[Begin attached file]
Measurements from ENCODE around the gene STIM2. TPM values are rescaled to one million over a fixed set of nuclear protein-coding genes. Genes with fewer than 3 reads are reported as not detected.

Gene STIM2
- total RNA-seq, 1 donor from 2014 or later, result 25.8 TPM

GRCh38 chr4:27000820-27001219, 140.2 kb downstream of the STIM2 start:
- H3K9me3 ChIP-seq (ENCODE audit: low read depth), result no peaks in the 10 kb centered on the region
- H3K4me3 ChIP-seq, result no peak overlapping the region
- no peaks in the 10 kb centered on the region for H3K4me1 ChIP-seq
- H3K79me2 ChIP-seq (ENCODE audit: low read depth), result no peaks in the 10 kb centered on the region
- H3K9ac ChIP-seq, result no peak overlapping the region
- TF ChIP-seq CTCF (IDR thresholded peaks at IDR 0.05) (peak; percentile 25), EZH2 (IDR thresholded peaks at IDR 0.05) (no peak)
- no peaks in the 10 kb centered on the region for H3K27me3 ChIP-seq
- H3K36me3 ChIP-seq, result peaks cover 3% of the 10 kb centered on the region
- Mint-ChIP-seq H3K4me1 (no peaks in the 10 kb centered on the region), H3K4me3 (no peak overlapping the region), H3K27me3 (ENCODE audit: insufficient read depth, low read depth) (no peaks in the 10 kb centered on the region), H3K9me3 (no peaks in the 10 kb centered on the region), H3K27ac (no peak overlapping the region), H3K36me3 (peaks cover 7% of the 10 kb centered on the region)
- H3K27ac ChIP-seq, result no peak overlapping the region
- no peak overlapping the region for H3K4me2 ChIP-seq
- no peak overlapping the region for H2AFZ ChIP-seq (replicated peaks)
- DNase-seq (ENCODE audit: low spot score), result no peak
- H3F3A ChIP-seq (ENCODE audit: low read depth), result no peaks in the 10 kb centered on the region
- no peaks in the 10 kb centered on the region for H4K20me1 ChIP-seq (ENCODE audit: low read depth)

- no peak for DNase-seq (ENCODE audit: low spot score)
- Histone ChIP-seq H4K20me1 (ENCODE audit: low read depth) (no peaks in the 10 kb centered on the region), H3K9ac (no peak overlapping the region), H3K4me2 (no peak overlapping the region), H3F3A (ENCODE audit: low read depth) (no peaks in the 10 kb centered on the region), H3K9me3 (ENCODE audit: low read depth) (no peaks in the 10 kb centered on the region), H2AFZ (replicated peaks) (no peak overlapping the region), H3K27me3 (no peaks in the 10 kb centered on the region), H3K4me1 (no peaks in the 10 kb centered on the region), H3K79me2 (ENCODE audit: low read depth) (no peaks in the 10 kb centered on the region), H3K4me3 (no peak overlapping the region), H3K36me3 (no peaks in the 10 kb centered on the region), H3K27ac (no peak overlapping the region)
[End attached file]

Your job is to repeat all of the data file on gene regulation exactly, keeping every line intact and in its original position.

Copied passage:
Measurements from ENCODE around the gene STIM2. TPM values are rescaled to one million over a fixed set of nuclear protein-coding genes. Genes with fewer than 3 reads are reported as not detected.

Gene STIM2
- total RNA-seq, 1 donor from 2014 or later, result 25.8 TPM

GRCh38 chr4:27000820-27001219, 140.2 kb downstream of the STIM2 start:
- H3K9me3 ChIP-seq (ENCODE audit: low read depth), result no peaks in the 10 kb centered on the region
- H3K4me3 ChIP-seq, result no peak overlapping the region
- no peaks in the 10 kb centered on the region for H3K4me1 ChIP-seq
- H3K79me2 ChIP-seq (ENCODE audit: low read depth), result no peaks in the 10 kb centered on the region
- H3K9ac ChIP-seq, result no peak overlapping the region
- TF ChIP-seq CTCF (IDR thresholded peaks at IDR 0.05) (peak; percentile 25), EZH2 (IDR thresholded peaks at IDR 0.05) (no peak)
- no peaks in the 10 kb centered on the region for H3K27me3 ChIP-seq
- H3K36me3 ChIP-seq, result peaks cover 3% of the 10 kb centered on the region
- Mint-ChIP-seq H3K4me1 (no peaks in the 10 kb centered on the region), H3K4me3 (no peak overlapping the region), H3K27me3 (ENCODE audit: insufficient read depth, low read depth) (no peaks in the 10 kb centered on the region), H3K9me3 (no peaks in the 10 kb centered on the region), H3K27ac (no peak overlapping the region), H3K36me3 (peaks cover 7% of the 10 kb centered on the region)
- H3K27ac ChIP-seq, result no peak overlapping the region
- no peak overlapping the region for H3K4me2 ChIP-seq
- no peak overlapping the region for H2AFZ ChIP-seq (replicated peaks)
- DNase-seq (ENCODE audit: low spot score), result no peak
- H3F3A ChIP-seq (ENCODE audit: low read depth), result no peaks in the 10 kb centered on the region
- no peaks in the 10 kb centered on the region for H4K20me1 ChIP-seq (ENCODE audit: low read depth)

- no peak for DNase-seq (ENCODE audit: low spot score)
- Histone ChIP-seq H4K20me1 (ENCODE audit: low read depth) (no peaks in the 10 kb centered on the region), H3K9ac (no peak overlapping the region), H3K4me2 (no peak overlapping the region), H3F3A (ENCODE audit: low read depth) (no peaks in the 10 kb centered on the region), H3K9me3 (ENCODE audit: low read depth) (no peaks in the 10 kb centered on the region), H2AFZ (replicated peaks) (no peak overlapping the region), H3K27me3 (no peaks in the 10 kb centered on the region), H3K4me1 (no peaks in the 10 kb centered on the region), H3K79me2 (ENCODE audit: low read depth) (no peaks in the 10 kb centered on the region), H3K4me3 (no peak overlapping the region), H3K36me3 (no peaks in the 10 kb centered on the region), H3K27ac (no peak overlapping the region)